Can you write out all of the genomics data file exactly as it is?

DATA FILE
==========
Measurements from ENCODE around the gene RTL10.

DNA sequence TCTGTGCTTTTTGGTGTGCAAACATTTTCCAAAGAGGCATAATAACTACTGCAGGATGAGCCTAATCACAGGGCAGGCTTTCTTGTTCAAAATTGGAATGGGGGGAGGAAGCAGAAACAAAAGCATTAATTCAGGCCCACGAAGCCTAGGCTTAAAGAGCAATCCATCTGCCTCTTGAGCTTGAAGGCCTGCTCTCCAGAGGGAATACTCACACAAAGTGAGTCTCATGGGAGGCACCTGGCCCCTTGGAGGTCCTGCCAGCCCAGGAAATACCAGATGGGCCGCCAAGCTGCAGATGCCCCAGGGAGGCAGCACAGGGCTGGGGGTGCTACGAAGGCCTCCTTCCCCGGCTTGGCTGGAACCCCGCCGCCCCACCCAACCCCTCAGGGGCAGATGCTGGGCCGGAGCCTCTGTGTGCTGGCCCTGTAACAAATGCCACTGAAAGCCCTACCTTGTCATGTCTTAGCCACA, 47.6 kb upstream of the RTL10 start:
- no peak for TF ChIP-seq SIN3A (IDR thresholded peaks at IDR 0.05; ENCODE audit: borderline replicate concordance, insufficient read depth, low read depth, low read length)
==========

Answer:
Measurements from ENCODE around the gene RTL10.

DNA sequence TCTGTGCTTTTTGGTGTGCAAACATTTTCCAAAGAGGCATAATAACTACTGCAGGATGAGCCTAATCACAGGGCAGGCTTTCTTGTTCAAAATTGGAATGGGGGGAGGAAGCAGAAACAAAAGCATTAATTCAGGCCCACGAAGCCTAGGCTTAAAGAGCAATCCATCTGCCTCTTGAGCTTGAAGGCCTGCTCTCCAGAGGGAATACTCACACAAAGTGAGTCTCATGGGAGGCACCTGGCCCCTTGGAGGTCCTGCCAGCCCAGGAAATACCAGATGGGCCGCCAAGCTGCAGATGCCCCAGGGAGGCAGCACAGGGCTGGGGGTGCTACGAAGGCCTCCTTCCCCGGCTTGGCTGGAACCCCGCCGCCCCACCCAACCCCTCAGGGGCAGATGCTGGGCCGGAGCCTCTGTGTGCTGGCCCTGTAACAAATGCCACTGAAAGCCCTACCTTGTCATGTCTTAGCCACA, 47.6 kb upstream of the RTL10 start:
- no peak for TF ChIP-seq SIN3A (IDR thresholded peaks at IDR 0.05; ENCODE audit: borderline replicate concordance, insufficient read depth, low read depth, low read length)